Only the wise prize their bodies. As a result, only the enlightened and easy to learn ever take up weights . . . if they have poor instruction they are most likely to never learn any better. If the beginner is properly started on the magic ten-twenty repetitions for beginners, if his diet is generous enough and his leisure is suitable, he will surely gain . . . some fast . . . some medium . . . some slow . . . but GAIN he will!

No beginner is competent to hastily adjudge that he is a "slow gainer" or "hopeless." Many change from one type to another and then back to the first type. As a rule, his "speed of growth" accelerates as he grows older.

Friday, January 14, 2011

Free Will and Free Weights - Dan John

See here for more -

An open, chapter by chapter discussion on the book
"Never Let Go" is currently being held at

Consider picking up the book and joining in.

Never Let Go, Chapter One
by Dan John

Free Will and Free Weights

I’ve said it a million times: There aren’t any secrets to training. I would’ve stood by that, too, until the single greatest moment in the history of strength training and fitness happened to me. I finally discovered the secret.

I tend to joke about secrets and gimmicks quite a bit. You know what I’m talking about:

• Lose ten pounds overnight with the diet of the stars!
• Instantly increase your arm size!
• Use psycho power to get women and money!

True, I bought all those products, and I decided to use them all at once. They all worked! I lost my money overnight. Whoops.

No, I’m not talking about a real secret here, the answer to a lot of the crazy issues that plague probably everyone. The funny thing is I’m serious.

There’s something you have in short supply that you need to cherish. It’s the difference between making your fitness, strength and body composition goals and not making those goals. Before I divulge it, let’s look at a few examples.

New Year’s Eve – A drunk walks over to you, spilling a glass of merlot down your arm and on the Persian rug. “You know what” he slurs. “Tomorrow I’m laying off the booze, going on Atkins, and I’m going to work out every day, just like I used to. Stopping smoking, too. This is probably one of the last times you’ll see me smoking.”

We all know what’s going to happen. Most of us (raise your hands, please) have made a New Year’s resolution that didn’t exactly work out as we planned:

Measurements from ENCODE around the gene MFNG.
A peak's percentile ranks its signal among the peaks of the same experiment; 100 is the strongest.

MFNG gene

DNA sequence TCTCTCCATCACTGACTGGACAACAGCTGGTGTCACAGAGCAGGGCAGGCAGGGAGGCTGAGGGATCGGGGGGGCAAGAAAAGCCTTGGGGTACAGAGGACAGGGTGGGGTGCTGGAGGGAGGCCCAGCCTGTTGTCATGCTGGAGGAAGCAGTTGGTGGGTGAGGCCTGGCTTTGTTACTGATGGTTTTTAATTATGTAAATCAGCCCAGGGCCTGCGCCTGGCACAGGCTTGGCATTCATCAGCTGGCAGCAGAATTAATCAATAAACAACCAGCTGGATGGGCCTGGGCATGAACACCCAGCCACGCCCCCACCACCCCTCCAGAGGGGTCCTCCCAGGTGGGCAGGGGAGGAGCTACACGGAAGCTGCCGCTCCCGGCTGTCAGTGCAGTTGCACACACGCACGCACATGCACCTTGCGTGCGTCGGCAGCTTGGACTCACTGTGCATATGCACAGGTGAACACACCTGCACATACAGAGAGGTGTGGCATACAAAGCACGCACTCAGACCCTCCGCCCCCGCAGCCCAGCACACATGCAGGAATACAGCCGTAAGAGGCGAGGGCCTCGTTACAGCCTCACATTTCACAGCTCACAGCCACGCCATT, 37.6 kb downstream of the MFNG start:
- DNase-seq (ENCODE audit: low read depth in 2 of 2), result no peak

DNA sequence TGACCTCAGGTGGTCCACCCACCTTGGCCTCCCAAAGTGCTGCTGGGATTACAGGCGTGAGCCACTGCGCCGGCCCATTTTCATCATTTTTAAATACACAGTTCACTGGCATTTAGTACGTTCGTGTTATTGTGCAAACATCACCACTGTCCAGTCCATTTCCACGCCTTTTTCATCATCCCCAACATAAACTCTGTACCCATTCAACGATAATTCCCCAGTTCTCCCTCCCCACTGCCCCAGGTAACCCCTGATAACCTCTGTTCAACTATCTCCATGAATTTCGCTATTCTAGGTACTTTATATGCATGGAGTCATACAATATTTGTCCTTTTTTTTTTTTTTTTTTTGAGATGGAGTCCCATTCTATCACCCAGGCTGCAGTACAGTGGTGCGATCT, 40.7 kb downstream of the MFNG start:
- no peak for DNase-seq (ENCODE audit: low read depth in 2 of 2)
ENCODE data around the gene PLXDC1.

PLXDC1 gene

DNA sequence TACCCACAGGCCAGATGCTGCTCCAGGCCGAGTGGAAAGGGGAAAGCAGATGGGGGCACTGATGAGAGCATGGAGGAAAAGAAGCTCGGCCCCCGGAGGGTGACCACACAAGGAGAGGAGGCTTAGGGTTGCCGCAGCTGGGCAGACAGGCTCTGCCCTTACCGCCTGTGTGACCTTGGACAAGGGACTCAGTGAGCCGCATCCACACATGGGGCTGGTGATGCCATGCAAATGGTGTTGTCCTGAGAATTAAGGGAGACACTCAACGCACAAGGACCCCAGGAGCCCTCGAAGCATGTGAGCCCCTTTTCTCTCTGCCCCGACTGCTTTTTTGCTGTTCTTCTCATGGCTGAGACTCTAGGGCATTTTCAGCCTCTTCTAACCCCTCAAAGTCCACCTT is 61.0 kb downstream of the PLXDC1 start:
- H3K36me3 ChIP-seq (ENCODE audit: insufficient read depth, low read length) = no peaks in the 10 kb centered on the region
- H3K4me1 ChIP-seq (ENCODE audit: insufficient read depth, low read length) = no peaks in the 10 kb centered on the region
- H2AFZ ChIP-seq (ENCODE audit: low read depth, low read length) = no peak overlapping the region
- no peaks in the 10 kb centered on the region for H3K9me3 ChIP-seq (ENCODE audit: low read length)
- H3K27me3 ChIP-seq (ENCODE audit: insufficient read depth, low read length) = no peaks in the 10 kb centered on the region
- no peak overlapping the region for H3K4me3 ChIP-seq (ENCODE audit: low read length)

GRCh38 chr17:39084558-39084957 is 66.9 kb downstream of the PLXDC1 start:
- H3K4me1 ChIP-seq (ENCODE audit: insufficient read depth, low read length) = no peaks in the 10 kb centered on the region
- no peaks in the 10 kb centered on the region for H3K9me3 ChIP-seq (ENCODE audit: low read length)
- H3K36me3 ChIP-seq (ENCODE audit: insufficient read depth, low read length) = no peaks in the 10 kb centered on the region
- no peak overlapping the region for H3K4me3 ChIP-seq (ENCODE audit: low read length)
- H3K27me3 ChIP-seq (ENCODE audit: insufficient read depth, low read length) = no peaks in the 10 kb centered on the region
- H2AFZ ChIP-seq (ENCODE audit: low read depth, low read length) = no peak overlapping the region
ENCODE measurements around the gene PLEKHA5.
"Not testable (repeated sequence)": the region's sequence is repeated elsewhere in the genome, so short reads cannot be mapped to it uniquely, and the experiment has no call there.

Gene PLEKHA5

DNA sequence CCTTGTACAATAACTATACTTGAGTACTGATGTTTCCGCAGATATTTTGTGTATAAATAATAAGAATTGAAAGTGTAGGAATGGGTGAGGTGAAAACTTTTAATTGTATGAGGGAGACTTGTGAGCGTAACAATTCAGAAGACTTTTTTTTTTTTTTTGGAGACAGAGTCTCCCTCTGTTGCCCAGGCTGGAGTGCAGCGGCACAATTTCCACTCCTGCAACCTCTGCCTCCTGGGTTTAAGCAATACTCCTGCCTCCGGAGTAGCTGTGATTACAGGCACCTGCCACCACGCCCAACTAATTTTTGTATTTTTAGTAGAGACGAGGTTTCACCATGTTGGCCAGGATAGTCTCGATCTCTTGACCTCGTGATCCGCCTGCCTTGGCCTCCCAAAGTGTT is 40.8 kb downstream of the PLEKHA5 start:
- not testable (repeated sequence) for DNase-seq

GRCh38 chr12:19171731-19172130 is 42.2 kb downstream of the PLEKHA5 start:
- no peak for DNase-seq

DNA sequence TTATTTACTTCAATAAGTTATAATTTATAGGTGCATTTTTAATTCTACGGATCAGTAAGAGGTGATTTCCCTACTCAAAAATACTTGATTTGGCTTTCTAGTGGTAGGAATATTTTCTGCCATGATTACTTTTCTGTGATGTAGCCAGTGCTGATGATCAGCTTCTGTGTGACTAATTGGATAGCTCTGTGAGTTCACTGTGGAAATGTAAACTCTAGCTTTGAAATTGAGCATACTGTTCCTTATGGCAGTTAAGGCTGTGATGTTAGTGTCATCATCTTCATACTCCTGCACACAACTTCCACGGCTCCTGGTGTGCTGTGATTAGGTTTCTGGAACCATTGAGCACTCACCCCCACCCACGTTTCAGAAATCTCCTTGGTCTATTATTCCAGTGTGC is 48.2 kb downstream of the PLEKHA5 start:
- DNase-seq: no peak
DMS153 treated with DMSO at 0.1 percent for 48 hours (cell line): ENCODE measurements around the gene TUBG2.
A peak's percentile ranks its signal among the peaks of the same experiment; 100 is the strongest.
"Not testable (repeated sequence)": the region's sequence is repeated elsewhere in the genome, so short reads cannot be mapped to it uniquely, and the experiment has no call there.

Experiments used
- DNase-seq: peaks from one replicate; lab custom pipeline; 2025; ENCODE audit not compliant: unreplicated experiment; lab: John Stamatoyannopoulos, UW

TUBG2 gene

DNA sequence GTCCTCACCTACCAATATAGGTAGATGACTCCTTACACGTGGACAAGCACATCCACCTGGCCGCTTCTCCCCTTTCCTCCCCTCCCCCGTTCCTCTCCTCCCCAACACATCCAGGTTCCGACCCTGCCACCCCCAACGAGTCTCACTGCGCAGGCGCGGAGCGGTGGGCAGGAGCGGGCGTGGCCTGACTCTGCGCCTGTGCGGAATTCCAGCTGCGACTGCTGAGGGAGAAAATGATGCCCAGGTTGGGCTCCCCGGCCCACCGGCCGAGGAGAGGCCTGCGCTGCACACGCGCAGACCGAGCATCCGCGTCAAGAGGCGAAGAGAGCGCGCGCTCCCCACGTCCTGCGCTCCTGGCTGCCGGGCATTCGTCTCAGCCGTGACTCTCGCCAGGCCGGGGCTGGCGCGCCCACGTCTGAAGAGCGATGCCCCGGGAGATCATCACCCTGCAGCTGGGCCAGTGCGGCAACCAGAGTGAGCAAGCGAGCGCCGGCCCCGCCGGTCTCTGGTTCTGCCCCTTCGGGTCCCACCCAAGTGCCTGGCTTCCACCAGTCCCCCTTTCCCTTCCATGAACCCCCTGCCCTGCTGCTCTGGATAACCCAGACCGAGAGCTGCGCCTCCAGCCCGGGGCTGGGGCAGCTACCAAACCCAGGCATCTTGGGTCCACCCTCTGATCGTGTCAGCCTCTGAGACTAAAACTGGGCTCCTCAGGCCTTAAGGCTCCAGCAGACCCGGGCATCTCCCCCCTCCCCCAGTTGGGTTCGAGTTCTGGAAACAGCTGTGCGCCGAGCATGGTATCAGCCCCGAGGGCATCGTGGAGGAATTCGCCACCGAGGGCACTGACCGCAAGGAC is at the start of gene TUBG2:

“I will eat low carb.”
“I will work my legs first every workout.”
“I will stop looking at internet porn.”

What’s strange is resolutions are usually good ideas. Let’s be honest, saving the first ten percent of a paycheck, cutting back on carbs or sweets or whatever, exercising more, or being kinder to humanity are all pretty damn good things to try to do.

Next example: With my old job I did a lot of prison ministry. Prison is nothing like the movies or television shows, at least in my experience. Sure, there are deep dark bad places in every prison, but most of what I saw wasn’t unlike hotels I stayed in while visiting New Jersey and Florida.

I sat on a coach once and had a long conversation with a very nice guy without any bars or guards nearby. I later found out he’d killed six people one night . . . the last just to see someone squirm. He seemed like a wonderful guy.

One of the things people talk about is how buff prisoners are. “Ah, to have the discipline of a multiple offender,” you might think. And there it is. That’s the insight I had recently. All of the connections finally linked up and in a flash . . . I got it.

Got what? The secret to success in all of our goals. Don’t laugh, don’t undervalue, and certainly don’t underestimate what I’m about to say. The secret to success is free will.

Free will? Sure, call it what you want: self discipline, habits, free agency, or my personal favorite, no other damn choice. Now listen, this isn’t a religious discussion, but there’s a great story that illuminates the concept. By the way, the story is absolutely true. I verified it.

There was a very religious man who lived in a flood plain. One year, a big flood hit and he stood on his porch watching the water go by. A neighbor came by driving a motorboat. “Hop on, friend, and I’ll take you to safety!”

“No, thanks,” the pious man said, “The Good Lord above will save me.” Later, while sitting on his roof, the sheriff came by in a rowboat. “Here you go, hop in!” he said.

“No, thanks. The Good Lord above will save me,” the man replied. As the water rose higher, a helicopter dropped a rope ladder down to him and offered him a lift off the top of his home.

“No, thanks. The Good Lord above will save me.”

He drowned.

Standing in line waiting to get into heaven, the Good Lord walked by him. The man said, “Why didn’t you save me?”

The Good Lord answered: “I sent a motorboat, a rowboat, and a helicopter. What did you want?”

This is a true story and I’m standing by it.

What’s the point? We all know we need to take the bull by the horns, pull ourselves up by our bootstraps, or add any cliché comment you were told as an adolescent to spur you to get off your damn computer chair and walk over to the gym and spend the next hour doing nothing but every exercise you hate.

Or, you can keep reading this article and eat some of those chips that are bad for you, but since they come from Hawaii must be pretty good after all, so eat a few more, then sneak over to those websites that have panting college coed in pasties. Or whatever.